BSP ups efforts for agri-agra financing

Published March 19, 2021, 8:00 AM

by Lee C. Chipongian

Bangko Sentral ng Pilipinas (BSP) Governor Benjamin E. Diokno is doubling efforts for the enactment of an Agri-Agra Law with an updated financing approach to agrarian reform, fisheries, and agricultural sector that is more relevant and timely to improve the agricultural ecosystem.

Benjamin Diokno, governor of the Bangko Sentral ng Pilipinas (BSP), speaks during an interview in Manila, the Philippines, on Wednesday, Feb. 5, 2020. Diokno said it would be better to cut interest rates sooner than later, a signal that policy makers will likely lower borrowing costs Thursday. Photographer: Geric Cruz/Bloomberg

Diokno said the completed amendments will address challenges identified in the operationalization of the law. The amendments to Republic Act No. 10000 (The Agri-Agra Reform Credit Act of 2009) was completed last month.

“Fundamentally, the amendments broaden the access of the agrarian reform sector to bank financing, streamline banks’ process of investing in agri-agra eligible securities, and promote innovative financing solutions within the ambit of the law,” said Diokno in an online briefing.

A better Agri-Agra Law is also expected to improve banks’ compliance to the law in terms of loanable amounts to the sectors involved. Under the law, banks should set aside at least 15 percent of loanable funds to agriculture and 10 percent to agrarian reform.

As of end-December, Diokno said the banking system only released P713.6 billion in agri-agra credit. “Even with such an amount, banks were still unable to comply with the mandatory agri-agra credit,” he noted.

The P642.4 billion in agricultural credit last year is about nine percent compliance ratio, still below the 15 percent requirement set under the law. In the meantime the P71.2 billion in agrarian reform credit is a mere one percent compliance ratio versus at least 10 percent.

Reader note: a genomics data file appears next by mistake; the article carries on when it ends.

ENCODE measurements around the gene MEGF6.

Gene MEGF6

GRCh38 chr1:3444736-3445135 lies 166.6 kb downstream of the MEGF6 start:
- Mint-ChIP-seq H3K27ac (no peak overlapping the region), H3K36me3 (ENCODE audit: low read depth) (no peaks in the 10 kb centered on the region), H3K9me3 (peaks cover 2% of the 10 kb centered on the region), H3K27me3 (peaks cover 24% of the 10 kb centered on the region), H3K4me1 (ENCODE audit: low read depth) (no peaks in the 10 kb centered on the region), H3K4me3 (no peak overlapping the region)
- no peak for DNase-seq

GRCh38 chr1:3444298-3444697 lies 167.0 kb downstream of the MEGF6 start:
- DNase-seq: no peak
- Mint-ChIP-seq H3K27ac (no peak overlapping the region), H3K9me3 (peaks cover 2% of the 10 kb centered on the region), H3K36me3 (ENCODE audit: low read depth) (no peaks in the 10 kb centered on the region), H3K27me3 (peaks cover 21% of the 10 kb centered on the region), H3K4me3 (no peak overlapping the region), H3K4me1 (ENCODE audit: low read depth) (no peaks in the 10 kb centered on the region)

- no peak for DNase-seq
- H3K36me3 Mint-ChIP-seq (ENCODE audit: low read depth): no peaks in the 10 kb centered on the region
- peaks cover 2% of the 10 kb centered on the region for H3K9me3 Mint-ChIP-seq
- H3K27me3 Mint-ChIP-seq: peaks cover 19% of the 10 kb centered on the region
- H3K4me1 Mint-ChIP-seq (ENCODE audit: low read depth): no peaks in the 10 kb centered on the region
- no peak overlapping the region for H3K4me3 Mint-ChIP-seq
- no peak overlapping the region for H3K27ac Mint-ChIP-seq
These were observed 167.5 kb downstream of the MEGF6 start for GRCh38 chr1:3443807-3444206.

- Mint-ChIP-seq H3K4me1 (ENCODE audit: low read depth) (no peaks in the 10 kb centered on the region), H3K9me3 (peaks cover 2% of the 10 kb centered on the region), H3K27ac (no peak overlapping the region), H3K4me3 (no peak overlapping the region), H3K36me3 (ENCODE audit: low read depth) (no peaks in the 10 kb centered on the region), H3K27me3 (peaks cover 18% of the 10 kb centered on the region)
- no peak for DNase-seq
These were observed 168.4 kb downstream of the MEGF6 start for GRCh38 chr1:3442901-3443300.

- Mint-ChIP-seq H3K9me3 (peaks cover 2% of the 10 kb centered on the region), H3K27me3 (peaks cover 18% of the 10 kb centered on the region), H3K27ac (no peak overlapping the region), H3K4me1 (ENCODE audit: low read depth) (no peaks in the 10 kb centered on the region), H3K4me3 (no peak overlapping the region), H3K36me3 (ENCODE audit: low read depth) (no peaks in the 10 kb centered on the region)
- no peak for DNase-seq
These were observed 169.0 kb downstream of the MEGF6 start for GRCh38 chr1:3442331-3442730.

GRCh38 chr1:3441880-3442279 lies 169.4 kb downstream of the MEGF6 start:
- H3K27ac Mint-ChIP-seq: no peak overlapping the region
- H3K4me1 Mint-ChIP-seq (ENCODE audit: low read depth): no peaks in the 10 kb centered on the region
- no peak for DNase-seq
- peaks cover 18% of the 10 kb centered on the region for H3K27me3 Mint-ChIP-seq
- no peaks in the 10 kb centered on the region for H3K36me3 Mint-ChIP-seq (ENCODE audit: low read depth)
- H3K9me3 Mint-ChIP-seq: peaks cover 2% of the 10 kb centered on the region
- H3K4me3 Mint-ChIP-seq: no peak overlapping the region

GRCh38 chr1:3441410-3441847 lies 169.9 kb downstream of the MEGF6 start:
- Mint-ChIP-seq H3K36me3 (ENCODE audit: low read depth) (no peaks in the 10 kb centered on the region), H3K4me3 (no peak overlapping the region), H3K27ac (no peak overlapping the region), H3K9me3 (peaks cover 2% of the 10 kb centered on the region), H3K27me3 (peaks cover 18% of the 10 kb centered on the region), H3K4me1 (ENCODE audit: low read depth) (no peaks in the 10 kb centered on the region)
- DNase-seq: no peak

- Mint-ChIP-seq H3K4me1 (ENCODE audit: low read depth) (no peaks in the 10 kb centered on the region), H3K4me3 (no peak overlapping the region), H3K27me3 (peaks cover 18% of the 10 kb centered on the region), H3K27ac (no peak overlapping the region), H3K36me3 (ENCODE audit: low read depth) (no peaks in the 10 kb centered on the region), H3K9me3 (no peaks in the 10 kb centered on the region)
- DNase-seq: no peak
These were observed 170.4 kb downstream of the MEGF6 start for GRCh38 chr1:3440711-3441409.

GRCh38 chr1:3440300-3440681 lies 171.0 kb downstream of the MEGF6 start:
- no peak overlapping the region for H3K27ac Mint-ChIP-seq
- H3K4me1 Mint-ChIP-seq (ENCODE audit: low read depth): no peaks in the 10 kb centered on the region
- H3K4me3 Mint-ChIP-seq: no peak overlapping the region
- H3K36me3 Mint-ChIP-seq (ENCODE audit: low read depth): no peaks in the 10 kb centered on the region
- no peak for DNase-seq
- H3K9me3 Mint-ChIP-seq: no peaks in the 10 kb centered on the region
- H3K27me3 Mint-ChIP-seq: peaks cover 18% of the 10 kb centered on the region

For many years, banks would rather pay the 0.5 percent penalty for non-compliance over lending to the agri-agra sector because of the high risk and high cost of lending to agrarian reform credit. On a yearly basis, the BSP collects about P2 billion in fines from non-complying banks.

Diokno said factors that have contributed to banks’ low compliance are: processing time related to securities accreditation (prior to the amendments, debt securities are required to be accredited by the Agricultural Credit Policy Council); borrowers experience difficulties in securing agrarian reform credit; limited availability of agri-agra compliant debt securities; and lack of visible bankable agricultural projects.

Diokno said the amendments to the law’s implementing rules and regulations (IRR) are intended to mobilize bank sector financing towards the agrarian reform, fisheries, and agricultural sector by addressing challenges identified in the operationalization of the law. “It is a timely and positive development since it will enhance the agri-agra sector’s capacity to recover from the impact of the COVID-19 pandemic and other natural calamities through enhanced private sector financing.”

The IRR is however only a temporary measure until a more comprehensive amendments of the Agri-Agra Law is approved.

The IRR amendments are on the following: expanding the eligible modes of compliance with the 10 percent agrarian reform credit requirement by including loans to members of agrarian reform households, and financing of activities that shall generally benefit agrarian reform beneficiaries (ARBs) and/or ARB households as well as agrarian reform communities; remove the accreditation requirement for debt securities to be considered as agri-agra eligible; allow investments in shares of stock of companies that are primarily engaged in eligible agricultural activities as an eligible mode of alternative compliance; and promote special lending arrangements that consider the holistic requirements of agricultural borrowers such as agricultural value chain financing.